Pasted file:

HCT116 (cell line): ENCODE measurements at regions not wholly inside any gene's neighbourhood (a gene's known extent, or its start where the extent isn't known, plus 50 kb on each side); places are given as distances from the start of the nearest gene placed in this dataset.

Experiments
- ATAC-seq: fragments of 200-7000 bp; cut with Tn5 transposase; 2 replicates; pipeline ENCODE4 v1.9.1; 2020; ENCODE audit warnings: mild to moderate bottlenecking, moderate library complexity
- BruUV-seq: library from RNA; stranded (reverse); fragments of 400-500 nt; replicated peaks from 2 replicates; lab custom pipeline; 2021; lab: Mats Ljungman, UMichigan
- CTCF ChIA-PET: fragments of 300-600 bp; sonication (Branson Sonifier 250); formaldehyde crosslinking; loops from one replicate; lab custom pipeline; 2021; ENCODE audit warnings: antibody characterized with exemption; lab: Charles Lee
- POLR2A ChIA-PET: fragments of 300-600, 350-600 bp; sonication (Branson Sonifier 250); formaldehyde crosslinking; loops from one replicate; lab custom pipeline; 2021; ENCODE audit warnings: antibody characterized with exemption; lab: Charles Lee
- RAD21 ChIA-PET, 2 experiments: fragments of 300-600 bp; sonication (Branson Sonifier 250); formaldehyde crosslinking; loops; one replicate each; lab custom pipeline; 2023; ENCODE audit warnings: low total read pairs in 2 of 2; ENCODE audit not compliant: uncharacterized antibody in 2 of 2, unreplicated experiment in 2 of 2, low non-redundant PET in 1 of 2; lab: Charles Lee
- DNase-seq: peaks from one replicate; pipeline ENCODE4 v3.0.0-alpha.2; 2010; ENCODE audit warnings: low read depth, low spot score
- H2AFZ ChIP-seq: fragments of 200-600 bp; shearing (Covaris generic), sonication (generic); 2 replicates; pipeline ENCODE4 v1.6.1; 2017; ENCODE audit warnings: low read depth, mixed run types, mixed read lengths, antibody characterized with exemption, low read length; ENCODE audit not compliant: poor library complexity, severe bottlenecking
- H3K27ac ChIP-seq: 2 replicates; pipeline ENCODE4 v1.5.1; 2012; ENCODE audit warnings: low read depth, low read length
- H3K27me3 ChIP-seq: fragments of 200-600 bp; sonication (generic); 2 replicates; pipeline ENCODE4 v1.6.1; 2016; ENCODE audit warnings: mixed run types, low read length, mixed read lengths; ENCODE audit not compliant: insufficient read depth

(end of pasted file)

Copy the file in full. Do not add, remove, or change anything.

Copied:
HCT116 (cell line): ENCODE measurements at regions not wholly inside any gene's neighbourhood (a gene's known extent, or its start where the extent isn't known, plus 50 kb on each side); places are given as distances from the start of the nearest gene placed in this dataset.

Experiments
- ATAC-seq: fragments of 200-7000 bp; cut with Tn5 transposase; 2 replicates; pipeline ENCODE4 v1.9.1; 2020; ENCODE audit warnings: mild to moderate bottlenecking, moderate library complexity
- BruUV-seq: library from RNA; stranded (reverse); fragments of 400-500 nt; replicated peaks from 2 replicates; lab custom pipeline; 2021; lab: Mats Ljungman, UMichigan
- CTCF ChIA-PET: fragments of 300-600 bp; sonication (Branson Sonifier 250); formaldehyde crosslinking; loops from one replicate; lab custom pipeline; 2021; ENCODE audit warnings: antibody characterized with exemption; lab: Charles Lee
- POLR2A ChIA-PET: fragments of 300-600, 350-600 bp; sonication (Branson Sonifier 250); formaldehyde crosslinking; loops from one replicate; lab custom pipeline; 2021; ENCODE audit warnings: antibody characterized with exemption; lab: Charles Lee
- RAD21 ChIA-PET, 2 experiments: fragments of 300-600 bp; sonication (Branson Sonifier 250); formaldehyde crosslinking; loops; one replicate each; lab custom pipeline; 2023; ENCODE audit warnings: low total read pairs in 2 of 2; ENCODE audit not compliant: uncharacterized antibody in 2 of 2, unreplicated experiment in 2 of 2, low non-redundant PET in 1 of 2; lab: Charles Lee
- DNase-seq: peaks from one replicate; pipeline ENCODE4 v3.0.0-alpha.2; 2010; ENCODE audit warnings: low read depth, low spot score
- H2AFZ ChIP-seq: fragments of 200-600 bp; shearing (Covaris generic), sonication (generic); 2 replicates; pipeline ENCODE4 v1.6.1; 2017; ENCODE audit warnings: low read depth, mixed run types, mixed read lengths, antibody characterized with exemption, low read length; ENCODE audit not compliant: poor library complexity, severe bottlenecking
- H3K27ac ChIP-seq: 2 replicates; pipeline ENCODE4 v1.5.1; 2012; ENCODE audit warnings: low read depth, low read length
- H3K27me3 ChIP-seq: fragments of 200-600 bp; sonication (generic); 2 replicates; pipeline ENCODE4 v1.6.1; 2016; ENCODE audit warnings: mixed run types, low read length, mixed read lengths; ENCODE audit not compliant: insufficient read depth